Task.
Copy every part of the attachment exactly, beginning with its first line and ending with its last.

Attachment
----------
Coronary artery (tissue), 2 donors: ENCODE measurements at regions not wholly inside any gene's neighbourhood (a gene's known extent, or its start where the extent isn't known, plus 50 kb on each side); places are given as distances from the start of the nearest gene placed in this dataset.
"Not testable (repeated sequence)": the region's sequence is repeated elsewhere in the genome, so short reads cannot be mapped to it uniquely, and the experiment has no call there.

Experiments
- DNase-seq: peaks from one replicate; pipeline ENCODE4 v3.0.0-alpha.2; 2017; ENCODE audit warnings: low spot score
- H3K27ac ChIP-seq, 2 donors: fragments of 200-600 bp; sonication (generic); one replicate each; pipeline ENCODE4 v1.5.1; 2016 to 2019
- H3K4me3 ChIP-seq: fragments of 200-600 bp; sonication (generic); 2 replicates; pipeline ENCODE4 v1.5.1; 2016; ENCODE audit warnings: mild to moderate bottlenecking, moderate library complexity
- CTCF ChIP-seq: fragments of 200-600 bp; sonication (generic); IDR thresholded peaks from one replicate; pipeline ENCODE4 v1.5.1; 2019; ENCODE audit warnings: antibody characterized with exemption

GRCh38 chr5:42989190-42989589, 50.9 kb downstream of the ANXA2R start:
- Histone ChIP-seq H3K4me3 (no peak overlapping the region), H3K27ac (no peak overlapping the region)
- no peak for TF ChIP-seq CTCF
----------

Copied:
Coronary artery (tissue), 2 donors: ENCODE measurements at regions not wholly inside any gene's neighbourhood (a gene's known extent, or its start where the extent isn't known, plus 50 kb on each side); places are given as distances from the start of the nearest gene placed in this dataset.
"Not testable (repeated sequence)": the region's sequence is repeated elsewhere in the genome, so short reads cannot be mapped to it uniquely, and the experiment has no call there.

Experiments
- DNase-seq: peaks from one replicate; pipeline ENCODE4 v3.0.0-alpha.2; 2017; ENCODE audit warnings: low spot score
- H3K27ac ChIP-seq, 2 donors: fragments of 200-600 bp; sonication (generic); one replicate each; pipeline ENCODE4 v1.5.1; 2016 to 2019
- H3K4me3 ChIP-seq: fragments of 200-600 bp; sonication (generic); 2 replicates; pipeline ENCODE4 v1.5.1; 2016; ENCODE audit warnings: mild to moderate bottlenecking, moderate library complexity
- CTCF ChIP-seq: fragments of 200-600 bp; sonication (generic); IDR thresholded peaks from one replicate; pipeline ENCODE4 v1.5.1; 2019; ENCODE audit warnings: antibody characterized with exemption

GRCh38 chr5:42989190-42989589, 50.9 kb downstream of the ANXA2R start:
- Histone ChIP-seq H3K4me3 (no peak overlapping the region), H3K27ac (no peak overlapping the region)
- no peak for TF ChIP-seq CTCF